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Phoenix, December 11, 1998: Marion Crane (Anne Heche), desperate to find a way to be with her lover, Sam Loomis (Viggo Mortensen), embezzles money from her boss, then goes on the lam, leaving a wide trail. She ends up at the out-of-the-way Bates Motel, where the shy-but-kind manager, Norman Bates (Vince Vaughn), offers her a room, a meal, and a sympathetic ear. During their conversation, Marion resolves to return on the following morning to give back the money. Events of the night, which involve violence and the jealous rage of Norman's twisted mother, put an end to Marion's plans. Soon after, others arrive at the Bates Motel looking for her, including a private investigator named Arbogast (William H. Macy), and Marion's sister, Lila (Julianne Moore). They all make horrifying discoveries.

"Perhaps, it can be argued, remaking a film classic is not so terrible, but to try and redo the same film, scene by scene (and despite what you may have read it's NOT shot-by-shot), is a foolhardy exercise. The audiences that lapped up the Scream films enjoyed the jolts, the humour and the way in which cinema language today manipulates the audience. The original Psycho (1960) stands out because it was daring and compelling at the time, and Hitch's mastery of the camera was scintillating and compelling. Some of that has been retained in the new Van Sant version, but it seems so creaky, so overly written for a sophisticated youth audience. The film has some fine moments, and even some beautiful visual touches, but it also has some noticeable flaws, the major one being the miscasting of the central figure in the film: Norman Bates. Anthony Perkins was so perfect for the role; he conveyed a simple innocence that the character required in order to prepare audiences for the film's shocking denouement. Here, Vince Vaughan looks like a killer from the moment we see him, and his silly, hyper-mannered performance doesn't help much. The moment we cease to believe in Norman, the film falls apart. Here, he's a sexual pervert, whose room is filled with pornography and who masturbates while watching the hapless Marion Crane (a nice turn by Anne Heche) undress. Like the film itself, this scene is irrelevant. There are some deft performances by the always solid William Macy as the unfortunate private eye, and Julianne Moore delivers as Marion's sister. There's also that wonderfully effective Bernard Herrmann score which continues to deliciously permeate throughout. But as I left the cinema, a couple was buried in each other's arms, asleep and oblivious to what was happening. That, perhaps, says it all."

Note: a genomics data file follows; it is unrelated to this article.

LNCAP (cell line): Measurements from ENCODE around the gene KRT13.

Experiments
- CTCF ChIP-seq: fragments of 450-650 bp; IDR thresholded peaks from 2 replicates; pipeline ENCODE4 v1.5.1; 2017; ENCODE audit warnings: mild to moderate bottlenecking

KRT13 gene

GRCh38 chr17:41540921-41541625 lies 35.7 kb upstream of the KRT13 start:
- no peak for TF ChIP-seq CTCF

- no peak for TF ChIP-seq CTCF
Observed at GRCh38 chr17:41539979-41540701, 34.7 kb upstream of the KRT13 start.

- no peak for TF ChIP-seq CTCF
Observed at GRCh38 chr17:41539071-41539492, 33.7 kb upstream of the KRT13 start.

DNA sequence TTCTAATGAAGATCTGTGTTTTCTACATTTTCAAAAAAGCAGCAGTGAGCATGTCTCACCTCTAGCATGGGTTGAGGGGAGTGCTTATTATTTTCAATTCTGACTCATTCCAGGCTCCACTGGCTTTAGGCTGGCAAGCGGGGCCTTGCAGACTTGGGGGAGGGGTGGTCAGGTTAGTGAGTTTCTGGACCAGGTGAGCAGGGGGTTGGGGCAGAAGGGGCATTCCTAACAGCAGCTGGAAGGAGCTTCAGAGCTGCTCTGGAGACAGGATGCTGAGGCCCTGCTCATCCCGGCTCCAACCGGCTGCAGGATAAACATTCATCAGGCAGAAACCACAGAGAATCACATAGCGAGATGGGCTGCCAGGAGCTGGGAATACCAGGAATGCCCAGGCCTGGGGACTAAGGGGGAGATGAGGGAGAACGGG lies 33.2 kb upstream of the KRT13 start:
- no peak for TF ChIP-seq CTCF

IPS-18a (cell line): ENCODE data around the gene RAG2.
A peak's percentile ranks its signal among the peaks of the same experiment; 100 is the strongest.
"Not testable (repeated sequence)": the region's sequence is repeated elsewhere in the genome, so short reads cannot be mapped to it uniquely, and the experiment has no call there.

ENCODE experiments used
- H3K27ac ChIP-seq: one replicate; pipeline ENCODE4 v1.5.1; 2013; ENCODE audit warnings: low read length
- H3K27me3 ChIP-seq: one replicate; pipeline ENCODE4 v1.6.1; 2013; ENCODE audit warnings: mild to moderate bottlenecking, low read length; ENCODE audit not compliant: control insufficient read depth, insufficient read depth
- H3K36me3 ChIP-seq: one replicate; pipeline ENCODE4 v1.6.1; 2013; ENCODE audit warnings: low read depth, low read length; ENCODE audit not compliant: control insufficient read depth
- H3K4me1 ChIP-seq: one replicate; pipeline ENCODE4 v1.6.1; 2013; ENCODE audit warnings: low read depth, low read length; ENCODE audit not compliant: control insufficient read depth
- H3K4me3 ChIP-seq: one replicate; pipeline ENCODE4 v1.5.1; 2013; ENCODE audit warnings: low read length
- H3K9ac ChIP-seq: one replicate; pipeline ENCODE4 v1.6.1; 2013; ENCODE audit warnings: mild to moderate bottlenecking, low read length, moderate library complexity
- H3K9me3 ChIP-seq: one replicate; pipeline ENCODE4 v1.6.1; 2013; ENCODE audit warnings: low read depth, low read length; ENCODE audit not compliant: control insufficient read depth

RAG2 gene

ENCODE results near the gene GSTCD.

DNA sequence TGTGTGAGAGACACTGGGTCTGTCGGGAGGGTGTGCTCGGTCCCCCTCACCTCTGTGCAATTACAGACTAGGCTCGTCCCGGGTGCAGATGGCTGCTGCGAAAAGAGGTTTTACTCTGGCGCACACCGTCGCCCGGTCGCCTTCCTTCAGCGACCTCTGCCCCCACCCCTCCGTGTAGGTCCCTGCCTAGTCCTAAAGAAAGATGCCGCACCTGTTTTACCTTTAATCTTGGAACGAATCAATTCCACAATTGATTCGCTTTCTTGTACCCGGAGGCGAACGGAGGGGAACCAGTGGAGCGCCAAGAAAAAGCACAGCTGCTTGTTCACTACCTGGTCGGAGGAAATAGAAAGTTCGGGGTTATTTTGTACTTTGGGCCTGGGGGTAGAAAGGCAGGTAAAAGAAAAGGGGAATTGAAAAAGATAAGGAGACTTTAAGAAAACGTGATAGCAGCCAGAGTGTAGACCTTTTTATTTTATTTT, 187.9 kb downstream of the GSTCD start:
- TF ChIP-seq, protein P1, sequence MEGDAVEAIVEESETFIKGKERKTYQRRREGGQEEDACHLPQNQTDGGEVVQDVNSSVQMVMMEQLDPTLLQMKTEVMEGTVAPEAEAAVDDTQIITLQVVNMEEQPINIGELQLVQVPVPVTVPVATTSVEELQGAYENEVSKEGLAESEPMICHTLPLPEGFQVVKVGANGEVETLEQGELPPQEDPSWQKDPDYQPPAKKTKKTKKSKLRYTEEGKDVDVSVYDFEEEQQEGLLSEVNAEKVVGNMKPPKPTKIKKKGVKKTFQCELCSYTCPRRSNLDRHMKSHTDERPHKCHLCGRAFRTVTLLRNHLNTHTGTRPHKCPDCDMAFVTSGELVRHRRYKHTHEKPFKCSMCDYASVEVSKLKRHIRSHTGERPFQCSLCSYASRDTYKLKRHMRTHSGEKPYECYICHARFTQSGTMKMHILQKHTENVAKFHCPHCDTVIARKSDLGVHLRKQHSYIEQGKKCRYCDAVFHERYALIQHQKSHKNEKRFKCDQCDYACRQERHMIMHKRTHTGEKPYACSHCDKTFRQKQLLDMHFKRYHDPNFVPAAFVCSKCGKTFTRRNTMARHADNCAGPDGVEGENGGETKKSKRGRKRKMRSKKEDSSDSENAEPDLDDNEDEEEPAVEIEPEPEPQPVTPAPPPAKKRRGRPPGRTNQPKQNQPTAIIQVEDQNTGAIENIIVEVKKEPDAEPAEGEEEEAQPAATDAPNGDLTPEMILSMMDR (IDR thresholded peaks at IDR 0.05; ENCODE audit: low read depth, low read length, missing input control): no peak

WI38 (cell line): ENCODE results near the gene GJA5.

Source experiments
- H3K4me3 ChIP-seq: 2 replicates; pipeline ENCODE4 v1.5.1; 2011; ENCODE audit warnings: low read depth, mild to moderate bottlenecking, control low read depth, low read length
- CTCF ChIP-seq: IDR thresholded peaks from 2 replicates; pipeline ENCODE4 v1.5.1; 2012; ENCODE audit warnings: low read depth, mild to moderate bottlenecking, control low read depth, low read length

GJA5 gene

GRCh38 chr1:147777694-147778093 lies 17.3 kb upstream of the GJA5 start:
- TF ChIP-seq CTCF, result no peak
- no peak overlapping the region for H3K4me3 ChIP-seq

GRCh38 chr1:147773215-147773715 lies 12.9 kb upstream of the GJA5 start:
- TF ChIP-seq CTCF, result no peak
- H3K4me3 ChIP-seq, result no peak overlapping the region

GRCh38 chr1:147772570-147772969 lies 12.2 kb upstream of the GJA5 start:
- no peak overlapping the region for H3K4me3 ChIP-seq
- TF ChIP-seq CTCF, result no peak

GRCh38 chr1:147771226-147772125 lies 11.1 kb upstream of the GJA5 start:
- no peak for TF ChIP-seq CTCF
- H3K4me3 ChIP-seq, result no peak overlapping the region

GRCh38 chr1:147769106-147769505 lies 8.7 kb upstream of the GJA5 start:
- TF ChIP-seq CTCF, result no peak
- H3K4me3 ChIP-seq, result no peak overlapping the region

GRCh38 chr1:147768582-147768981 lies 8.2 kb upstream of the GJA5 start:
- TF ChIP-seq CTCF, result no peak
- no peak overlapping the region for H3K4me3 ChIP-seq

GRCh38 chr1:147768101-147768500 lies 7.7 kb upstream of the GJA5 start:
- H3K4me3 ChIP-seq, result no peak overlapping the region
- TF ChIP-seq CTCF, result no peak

Paul Fischer

"Given the frequent doubling of characters and situations in Hitchcock's work, it's appropriate that his films have generated such a host of copies, parodies, and mirror reflections. Gus Van Sant's hyper-faithful remake of Psycho is possibly the ultimate in this tradition. By shooting in color with some updated touches, Van Sant aims to replace the low-budget, trashy menace of the original with a different kind of willed cynicism: a languid Pop Art sheen, seductively empty. Ace cinematographer Christopher Doyle makes the colored landscapes and actors look pallid and oddly edible - especially Anne Heche, a petite imp in a candy-pink dress and boyish cropped hair. Conceptually, the effect is teasingly perverse. (Just why are an openly gay director and star fooling with this lurid story about a neurotic mama's boy?) And there's some interest in the way we get to experience elements of Hitchcock's style - such as editing, framing and pacing - in a modern context, letting us feel very directly some of the differences between this style and current thriller conventions. As drama the film rarely works at all (except for the disruptive murder scenes, which still pack a punch). Struggling to make 1960 dialogue sound natural for the '90s, the performers seem mannered and self-conscious, 'guest stars' mouthing lines. It's Vince Vaughn who really sinks the movie - a broad and lazy actor who's way too hunky and imposing to suggest vulnerability. Leaning against a doorway in a turtleneck sweater, he's more like a male model; his campy swagger and deranged laugh are showy rather than convincing. Still, the main point about the film it that it exists, Hollywood's most bizarrely literal adaptation since...what? Mars Attacks? Starship Troopers? The Avengers? Moderately interesting to talk about, mostly tiresome to watch, this new Psycho takes the shortest possible route to the junkyard of useless images - like almost every commercial movie made now."
Jake Wilson

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(1998, US)

CAST: Vince Vaughn, Julianne Moore, Viggo Mortensen, William H. Macy, Anne Heche

DIRECTOR: Gun Van Sant

PRODUCER: Brian Grazer, Gus Van Sant

SCRIPT: Joseph Stefano based on the novel by Robert Bloch

CINEMATOGRAPHER: Christopher Doyle

EDITOR: Amy Duddleston

MUSIC: Bernard Herrmann


RUNNING TIME: 108 minutes



VIDEO RELEASE: August 18, 1999

Sell-through: March 29, 2000

$$P: $19.94


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